• Greg StawinogaGreg Stawinoga So. HollandMember Posts: 1,000
    edited 29 June, 2010
    make sure you also take pics of the kitty too, if the kitty is in this bad condition, they will help. also, call your local shelter, or police, even animal control,talk to them about this first. keep us updated.
  • Paula K-Paula K- New YorkMember Posts: 2,244
    edited 29 June, 2010
    I think Nuk's answer was brilliant. There are laws about providing proper care to pets and if you have the word of a vet that this cat is neglected you may have a better chance of keeping her. Good luck and keep us posted!
  • Faye DufourFaye Dufour Destrehan, LA/New Orleans areaMember Posts: 4,648
    edited 29 June, 2010
    Bless you all for taking in this poor cat and caring for her. You have gotten excellent advice on how to handle the situation. Good luck and keep us posted.... The New Orleans Kitties
  • Rosemarie ChociayRosemarie Chociay Southern New JerseyMember Posts: 151 ✭✭
    edited 1 July, 2010
    Hi! I took PLENTY of pictures of her. I also bathed her and documented the dirt on the towels and in the water post bath. She had feces stuck to her tail and around her rertum, which I also documented along with the leaves and debris that I managed to comb out of her fur (there are still someclumps that were just too entangled in her fur for me to get) We have an appointment tomorrow with our vet to have her examined andtested for FLV/FIV. When my husband found her, she was laying very still on a box he had outside our garage, he thought she might be dead and that is why he went over to check on her. He saw the neighbor in our yard today chasing after her dog that was loose and did not say even one word about the cat (not even, "Have you seen my cat? She's gone missing." Nothing!) A couple of years ago we took in another cat she had (who also went missing and she never said a word!) because there was a bad ice storm and the cat was outside trying to get into our garage. As you can see, I am pretty fired up about this. We spoke to animal control for our town today and they said that even if they took the cat, it would most likely have to be euthanized after 72 hours because the shelters in our area are filled beyond capacity and aren't taking in any more strays because they literally have no more room because it is kitten season and they are overrun with pregnant cats and kittens. We even described the cat and they said that there were no reperts since we found of of a cat matching her description. I even called all the local shelters to see if a "Lost Cat" reprt was filed or if anyone came in looking for her and they said that there wee no reprts and no one came in looking for her. Same goes for all the local vet clinics. If this woman had madeeven ONE attempt to find her cat, I'd GLADLY bring her cat to her. But it is now Wednesday (we found her Sunday) and there has not been even one attempt by her to locate her cat. I am just so mad!:( Thanks all for the advice!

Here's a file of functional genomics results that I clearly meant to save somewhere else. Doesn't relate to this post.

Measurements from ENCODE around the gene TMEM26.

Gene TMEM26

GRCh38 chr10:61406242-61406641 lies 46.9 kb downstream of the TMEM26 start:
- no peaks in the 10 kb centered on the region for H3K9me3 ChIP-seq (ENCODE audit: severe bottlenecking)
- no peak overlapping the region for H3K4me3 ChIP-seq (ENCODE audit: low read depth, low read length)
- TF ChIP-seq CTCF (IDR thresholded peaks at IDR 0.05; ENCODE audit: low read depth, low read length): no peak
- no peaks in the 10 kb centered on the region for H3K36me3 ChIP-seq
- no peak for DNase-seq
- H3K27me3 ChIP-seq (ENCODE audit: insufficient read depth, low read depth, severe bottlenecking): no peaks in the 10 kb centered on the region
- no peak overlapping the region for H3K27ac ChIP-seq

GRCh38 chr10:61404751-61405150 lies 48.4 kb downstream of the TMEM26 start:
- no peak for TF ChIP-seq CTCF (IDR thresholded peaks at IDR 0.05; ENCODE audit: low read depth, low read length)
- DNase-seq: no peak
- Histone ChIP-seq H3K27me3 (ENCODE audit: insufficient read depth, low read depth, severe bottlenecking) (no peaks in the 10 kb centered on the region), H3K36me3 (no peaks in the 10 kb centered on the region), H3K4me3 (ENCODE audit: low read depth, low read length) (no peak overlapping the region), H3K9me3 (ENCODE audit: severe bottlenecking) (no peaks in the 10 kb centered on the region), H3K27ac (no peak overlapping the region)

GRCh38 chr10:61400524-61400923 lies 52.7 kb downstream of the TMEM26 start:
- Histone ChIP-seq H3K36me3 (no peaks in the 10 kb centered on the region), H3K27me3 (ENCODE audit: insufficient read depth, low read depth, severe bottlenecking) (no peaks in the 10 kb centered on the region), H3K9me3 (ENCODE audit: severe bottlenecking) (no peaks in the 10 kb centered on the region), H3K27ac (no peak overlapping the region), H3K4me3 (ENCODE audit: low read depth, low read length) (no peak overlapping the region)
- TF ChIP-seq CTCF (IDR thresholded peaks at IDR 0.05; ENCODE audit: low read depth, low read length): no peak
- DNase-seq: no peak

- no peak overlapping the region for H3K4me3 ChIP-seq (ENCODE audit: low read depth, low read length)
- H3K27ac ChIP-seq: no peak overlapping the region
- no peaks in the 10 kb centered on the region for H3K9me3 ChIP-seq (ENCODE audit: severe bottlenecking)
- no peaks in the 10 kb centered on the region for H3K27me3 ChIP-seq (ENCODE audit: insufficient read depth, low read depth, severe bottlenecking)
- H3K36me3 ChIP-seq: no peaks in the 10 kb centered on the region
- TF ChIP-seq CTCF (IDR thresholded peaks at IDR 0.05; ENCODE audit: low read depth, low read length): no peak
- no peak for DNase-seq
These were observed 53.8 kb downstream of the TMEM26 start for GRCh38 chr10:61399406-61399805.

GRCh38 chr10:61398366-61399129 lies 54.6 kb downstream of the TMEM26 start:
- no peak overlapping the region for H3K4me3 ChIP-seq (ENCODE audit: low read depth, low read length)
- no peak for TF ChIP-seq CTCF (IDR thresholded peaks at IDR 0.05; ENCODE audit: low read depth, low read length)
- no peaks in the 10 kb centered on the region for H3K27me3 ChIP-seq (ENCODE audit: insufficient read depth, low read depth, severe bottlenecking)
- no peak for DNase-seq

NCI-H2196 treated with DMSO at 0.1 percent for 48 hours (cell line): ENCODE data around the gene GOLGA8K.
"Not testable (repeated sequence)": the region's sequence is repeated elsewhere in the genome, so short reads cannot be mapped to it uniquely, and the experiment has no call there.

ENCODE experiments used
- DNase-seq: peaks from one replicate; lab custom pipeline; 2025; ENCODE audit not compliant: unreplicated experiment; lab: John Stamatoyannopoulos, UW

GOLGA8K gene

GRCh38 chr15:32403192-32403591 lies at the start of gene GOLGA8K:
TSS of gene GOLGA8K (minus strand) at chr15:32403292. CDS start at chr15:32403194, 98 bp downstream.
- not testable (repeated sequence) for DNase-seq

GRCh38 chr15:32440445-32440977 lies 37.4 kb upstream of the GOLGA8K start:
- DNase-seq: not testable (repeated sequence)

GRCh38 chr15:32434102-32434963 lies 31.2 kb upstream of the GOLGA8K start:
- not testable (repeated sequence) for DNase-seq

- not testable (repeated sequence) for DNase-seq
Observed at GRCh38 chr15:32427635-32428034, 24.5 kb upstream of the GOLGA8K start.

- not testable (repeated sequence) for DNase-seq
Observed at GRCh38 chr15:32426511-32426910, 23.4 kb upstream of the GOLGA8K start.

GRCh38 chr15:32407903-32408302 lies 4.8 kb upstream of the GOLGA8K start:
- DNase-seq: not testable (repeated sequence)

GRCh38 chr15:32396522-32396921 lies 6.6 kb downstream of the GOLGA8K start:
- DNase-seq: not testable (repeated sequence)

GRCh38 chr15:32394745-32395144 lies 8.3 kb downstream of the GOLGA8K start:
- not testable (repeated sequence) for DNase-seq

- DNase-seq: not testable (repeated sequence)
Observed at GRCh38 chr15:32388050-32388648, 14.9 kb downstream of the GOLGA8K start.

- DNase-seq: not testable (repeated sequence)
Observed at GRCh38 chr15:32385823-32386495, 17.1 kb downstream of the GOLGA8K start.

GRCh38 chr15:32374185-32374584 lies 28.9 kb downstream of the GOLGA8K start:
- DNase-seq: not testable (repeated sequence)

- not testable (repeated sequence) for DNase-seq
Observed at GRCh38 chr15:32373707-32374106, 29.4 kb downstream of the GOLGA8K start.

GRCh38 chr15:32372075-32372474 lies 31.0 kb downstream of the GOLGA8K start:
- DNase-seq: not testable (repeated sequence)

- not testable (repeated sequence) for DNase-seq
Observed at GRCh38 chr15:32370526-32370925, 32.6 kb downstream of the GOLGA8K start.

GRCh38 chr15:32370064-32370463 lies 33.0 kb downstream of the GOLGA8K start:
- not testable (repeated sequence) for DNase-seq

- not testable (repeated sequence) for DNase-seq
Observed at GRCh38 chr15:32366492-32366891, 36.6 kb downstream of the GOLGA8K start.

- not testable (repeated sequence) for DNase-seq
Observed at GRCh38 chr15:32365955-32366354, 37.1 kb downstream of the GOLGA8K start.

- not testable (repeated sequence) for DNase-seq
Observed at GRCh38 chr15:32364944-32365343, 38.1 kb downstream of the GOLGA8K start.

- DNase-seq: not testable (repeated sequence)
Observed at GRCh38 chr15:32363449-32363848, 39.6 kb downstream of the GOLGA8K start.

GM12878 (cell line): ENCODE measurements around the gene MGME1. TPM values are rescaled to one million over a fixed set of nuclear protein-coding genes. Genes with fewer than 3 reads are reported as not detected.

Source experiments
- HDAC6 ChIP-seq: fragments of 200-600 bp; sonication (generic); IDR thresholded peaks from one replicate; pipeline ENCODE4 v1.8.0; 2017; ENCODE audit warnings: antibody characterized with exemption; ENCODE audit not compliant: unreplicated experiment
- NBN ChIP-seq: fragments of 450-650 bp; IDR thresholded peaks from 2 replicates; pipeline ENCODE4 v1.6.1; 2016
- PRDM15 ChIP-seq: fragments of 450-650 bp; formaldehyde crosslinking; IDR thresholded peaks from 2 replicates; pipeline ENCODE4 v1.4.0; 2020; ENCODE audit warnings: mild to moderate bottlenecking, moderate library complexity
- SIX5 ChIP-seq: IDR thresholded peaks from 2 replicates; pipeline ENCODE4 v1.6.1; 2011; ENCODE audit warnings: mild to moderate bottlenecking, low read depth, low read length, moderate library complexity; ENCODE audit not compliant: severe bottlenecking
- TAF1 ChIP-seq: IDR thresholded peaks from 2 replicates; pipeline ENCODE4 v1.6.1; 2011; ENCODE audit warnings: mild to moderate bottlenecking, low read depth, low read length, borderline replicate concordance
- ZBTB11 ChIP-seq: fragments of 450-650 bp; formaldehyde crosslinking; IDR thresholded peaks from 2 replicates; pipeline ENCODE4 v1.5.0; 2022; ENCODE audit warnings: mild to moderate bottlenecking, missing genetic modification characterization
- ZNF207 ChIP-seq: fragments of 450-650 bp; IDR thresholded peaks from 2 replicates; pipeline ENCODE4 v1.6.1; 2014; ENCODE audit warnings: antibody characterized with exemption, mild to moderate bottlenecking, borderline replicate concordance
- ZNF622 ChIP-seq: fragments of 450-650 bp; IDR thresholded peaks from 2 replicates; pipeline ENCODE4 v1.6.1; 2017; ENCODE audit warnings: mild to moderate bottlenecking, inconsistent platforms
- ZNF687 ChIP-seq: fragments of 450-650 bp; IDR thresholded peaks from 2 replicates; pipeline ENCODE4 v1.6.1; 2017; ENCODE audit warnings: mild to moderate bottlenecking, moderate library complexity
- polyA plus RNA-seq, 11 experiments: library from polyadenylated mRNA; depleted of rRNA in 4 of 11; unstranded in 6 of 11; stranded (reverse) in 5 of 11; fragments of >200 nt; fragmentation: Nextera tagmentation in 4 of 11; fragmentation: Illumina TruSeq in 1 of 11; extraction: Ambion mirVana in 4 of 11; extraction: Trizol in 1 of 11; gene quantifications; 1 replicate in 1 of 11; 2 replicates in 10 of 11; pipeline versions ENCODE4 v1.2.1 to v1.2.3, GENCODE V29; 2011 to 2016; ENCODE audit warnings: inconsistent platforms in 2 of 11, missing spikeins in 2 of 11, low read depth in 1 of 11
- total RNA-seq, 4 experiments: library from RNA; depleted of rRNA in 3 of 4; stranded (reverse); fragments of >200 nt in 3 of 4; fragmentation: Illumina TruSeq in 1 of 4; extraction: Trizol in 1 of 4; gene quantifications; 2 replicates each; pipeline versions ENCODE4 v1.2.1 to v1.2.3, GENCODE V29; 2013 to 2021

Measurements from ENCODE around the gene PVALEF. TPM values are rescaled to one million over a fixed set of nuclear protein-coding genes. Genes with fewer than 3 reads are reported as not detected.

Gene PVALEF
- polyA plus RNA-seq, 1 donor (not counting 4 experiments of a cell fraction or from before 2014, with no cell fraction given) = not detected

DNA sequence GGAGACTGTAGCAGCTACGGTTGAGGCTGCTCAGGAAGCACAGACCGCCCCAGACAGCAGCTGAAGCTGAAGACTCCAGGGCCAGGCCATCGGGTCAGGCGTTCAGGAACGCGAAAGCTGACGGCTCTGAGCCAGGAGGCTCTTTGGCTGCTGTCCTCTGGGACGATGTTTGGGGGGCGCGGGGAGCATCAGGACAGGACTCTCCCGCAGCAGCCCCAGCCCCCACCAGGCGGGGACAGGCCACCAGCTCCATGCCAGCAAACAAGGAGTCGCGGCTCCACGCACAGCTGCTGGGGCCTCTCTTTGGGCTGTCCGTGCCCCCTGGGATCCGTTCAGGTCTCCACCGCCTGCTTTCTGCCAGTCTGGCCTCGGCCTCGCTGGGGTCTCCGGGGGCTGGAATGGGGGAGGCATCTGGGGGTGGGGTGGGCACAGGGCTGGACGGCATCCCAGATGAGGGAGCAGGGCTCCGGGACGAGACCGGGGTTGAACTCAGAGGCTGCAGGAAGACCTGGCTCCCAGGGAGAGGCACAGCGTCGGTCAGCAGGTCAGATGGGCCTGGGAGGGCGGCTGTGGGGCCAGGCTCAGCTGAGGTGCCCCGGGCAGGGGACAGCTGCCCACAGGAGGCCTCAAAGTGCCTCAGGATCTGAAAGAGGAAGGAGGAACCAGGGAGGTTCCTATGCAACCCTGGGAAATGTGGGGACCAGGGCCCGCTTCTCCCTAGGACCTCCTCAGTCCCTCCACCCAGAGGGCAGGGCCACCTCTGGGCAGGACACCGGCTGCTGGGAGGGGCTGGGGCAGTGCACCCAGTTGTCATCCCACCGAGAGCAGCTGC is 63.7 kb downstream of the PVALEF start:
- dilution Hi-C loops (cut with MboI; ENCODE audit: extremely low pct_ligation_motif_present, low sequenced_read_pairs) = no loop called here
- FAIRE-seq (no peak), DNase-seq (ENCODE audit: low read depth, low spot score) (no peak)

• Lissa NicholsonLissa Nicholson SydneyMember Posts: 1,562
    edited 3 July, 2010
    One thing you could do if you don't want to go directly to the 'owner' is to place found cat ads in your local paper, and put some signs up, keeping copies of the newspaper and perhaps a photo of the signs with something to date them. She doesn't sound like the kind of person who would follow up on them, but if any conflict or trouble emerged, you would be able to show a genuine attempt to find the owner.